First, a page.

The faint morning light trickled in from the terrace as she stepped out onto it. She looked out over the small garden, pausing for a few moments on the stairs, then crossed the walkway leading to the wooden gate. She opened it, as though still looking for traces of the bird. She stared at the balcony of the Pasha’s house and then off into space. Pale blue translucent clouds streamed across the sky. She peered towards the bottom of the street. The doors were all closed, and the windows and balconies submerged in morning silence, while from a distance came the clatter of the bread-cart horses’ hooves on Al-Helu Street.

She closed the wooden gate and stood lost in a daze on the little garden walkway, eyes fixed on the row of flowerpots lined up below the sitting-room window. She climbed the stairs to the terrace and straightened the cane chairs, then turned back to the garden, as if expecting to see the bird again. She went back inside, afraid she would find the pane of the south-facing window shattered and the bird’s blood on the sofa. She opened the door to the sitting room. A faint light seeped through the cracks in the west-facing window, illuminating the monotonous tranquility that had settled over the chairs. The desk was in its place beside the terrace door, extending the length of the wall. Everything was serene as always. For some time, she paced through the house, shaken by the broken windowpane and the sound of the glass shards scraping in the bird’s beak. There was something inscrutable about the pure white of the bird’s feathers; it stirred an uncanny and disconcerting feeling she had not felt since Nabil’s departure. The bird made low, angry noises as it continued its attack on the glass shards, pecking them up off the tiles.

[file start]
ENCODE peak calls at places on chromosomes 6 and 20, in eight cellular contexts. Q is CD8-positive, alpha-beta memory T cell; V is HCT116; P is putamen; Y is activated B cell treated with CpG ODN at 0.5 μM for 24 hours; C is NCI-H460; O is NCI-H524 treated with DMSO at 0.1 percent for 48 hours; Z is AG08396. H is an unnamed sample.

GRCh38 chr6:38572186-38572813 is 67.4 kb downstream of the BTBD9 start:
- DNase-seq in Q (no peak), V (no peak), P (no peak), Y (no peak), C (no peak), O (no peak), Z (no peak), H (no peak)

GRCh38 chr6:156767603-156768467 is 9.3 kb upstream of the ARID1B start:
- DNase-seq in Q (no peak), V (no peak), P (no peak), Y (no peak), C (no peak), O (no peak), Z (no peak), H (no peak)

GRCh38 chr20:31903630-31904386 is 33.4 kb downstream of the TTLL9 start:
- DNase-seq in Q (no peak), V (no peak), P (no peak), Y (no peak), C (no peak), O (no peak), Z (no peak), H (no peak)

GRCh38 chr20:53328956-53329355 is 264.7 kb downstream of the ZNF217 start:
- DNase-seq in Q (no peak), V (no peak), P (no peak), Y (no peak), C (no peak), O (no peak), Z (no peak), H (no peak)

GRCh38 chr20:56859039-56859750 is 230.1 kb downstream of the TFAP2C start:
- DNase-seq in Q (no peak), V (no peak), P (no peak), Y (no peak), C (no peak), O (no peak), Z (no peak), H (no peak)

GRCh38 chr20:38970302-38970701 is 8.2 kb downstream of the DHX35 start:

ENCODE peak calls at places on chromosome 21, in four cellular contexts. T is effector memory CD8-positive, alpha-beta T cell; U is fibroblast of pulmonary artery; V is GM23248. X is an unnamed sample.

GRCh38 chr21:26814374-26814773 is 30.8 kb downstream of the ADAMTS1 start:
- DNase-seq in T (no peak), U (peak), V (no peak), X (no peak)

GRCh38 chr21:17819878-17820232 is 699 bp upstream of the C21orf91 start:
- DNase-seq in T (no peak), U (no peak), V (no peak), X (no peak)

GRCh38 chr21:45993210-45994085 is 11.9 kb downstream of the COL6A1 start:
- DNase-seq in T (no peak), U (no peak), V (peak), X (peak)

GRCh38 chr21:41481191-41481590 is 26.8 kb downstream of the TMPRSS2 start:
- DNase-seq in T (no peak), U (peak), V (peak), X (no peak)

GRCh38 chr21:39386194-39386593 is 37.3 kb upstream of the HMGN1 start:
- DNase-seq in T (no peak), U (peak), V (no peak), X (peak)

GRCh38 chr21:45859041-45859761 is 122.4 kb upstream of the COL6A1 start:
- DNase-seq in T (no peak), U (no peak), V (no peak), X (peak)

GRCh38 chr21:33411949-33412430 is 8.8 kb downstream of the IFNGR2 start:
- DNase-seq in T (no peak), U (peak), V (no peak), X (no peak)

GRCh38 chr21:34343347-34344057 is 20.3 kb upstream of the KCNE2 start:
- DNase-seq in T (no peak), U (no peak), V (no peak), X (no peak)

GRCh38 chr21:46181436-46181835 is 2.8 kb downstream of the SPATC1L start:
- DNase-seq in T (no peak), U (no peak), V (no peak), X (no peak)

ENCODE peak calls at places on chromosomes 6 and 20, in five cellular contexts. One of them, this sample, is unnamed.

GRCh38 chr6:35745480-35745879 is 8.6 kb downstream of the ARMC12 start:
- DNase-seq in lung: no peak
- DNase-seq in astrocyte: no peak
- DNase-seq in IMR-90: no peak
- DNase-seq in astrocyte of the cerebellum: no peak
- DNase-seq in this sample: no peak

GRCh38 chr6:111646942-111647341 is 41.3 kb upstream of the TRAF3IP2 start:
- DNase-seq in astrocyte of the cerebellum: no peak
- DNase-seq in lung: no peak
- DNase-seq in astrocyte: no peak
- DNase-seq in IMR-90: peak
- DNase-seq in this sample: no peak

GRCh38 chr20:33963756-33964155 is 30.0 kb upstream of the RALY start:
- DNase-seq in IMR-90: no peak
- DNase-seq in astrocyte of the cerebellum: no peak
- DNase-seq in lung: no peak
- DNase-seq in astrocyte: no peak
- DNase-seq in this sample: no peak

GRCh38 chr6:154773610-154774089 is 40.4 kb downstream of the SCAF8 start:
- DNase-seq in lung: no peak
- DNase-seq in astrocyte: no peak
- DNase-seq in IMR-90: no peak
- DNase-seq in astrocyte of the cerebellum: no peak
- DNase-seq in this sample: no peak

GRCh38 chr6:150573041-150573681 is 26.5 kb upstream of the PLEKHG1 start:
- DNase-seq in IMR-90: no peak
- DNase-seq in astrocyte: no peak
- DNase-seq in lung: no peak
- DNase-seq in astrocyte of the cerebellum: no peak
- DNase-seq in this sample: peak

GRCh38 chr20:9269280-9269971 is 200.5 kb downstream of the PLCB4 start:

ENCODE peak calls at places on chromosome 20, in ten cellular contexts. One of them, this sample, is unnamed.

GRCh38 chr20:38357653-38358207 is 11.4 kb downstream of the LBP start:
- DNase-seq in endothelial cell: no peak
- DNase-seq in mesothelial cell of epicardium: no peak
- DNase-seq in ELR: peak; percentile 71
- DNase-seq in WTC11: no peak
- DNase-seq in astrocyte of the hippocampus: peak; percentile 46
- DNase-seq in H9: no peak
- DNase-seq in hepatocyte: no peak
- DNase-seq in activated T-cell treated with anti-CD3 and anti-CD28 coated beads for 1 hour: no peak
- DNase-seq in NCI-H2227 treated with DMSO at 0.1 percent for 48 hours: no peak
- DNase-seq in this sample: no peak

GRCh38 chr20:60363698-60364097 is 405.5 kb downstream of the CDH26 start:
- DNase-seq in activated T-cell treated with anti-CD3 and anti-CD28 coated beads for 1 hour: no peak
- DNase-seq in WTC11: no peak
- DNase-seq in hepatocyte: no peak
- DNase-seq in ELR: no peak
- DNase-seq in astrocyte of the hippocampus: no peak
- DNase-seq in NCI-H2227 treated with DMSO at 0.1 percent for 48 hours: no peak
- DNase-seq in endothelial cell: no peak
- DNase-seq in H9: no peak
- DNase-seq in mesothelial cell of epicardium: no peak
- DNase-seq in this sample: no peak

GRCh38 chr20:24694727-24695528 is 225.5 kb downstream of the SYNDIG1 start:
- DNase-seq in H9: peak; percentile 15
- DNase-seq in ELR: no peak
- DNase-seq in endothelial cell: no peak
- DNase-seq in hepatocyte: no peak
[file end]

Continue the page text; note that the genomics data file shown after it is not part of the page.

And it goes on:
She told me later that the bird was the angel of death who had taken my uncle Fouad’s soul, but I could not fathom how the angel of death could have dropped by the house for a visit, only to wait a few more years before taking my uncle Fouad’s soul away for good during a military operation east of the Suez in April, 1970.

Umm Wedad arrived promptly at seven, as usual, bearing a dish full of ful and the smells of an ordinary morning. My grandmother asked her to make sandwiches for the children, saying she was not feeling well, and sat on the sofa. The weak blue light that filled the house had made her anxious ever since the front windows had been painted blue in case of air raids, and she was overwhelmed by an insurmountable depression. This dark glow, especially in the mornings and evenings, created the impression that she was living in the hazy irreality of dreams, and it sometimes so enervated her that she would beg us, “Open the windows, all this blue’s gonna be the death of me!”

Phoebe Bay Carter is a translator from Arabic and Spanish, and a PhD student in Comparative Literature at Harvard University. She is the Cairo editor of ArabLit.

Adel Esmat is an Egyptian novelist who has been shortlisted for the International Prize for Arabic Fiction and won the Naguib Mahfouz Medal for Literature. He studied philosophy, has a degree in library science, and works as a library specialist in the Egyptian Ministry of Education.

Also: Naguib Mahfouz Medal Winner Adel Esmat on How to Know the Truth of What You Write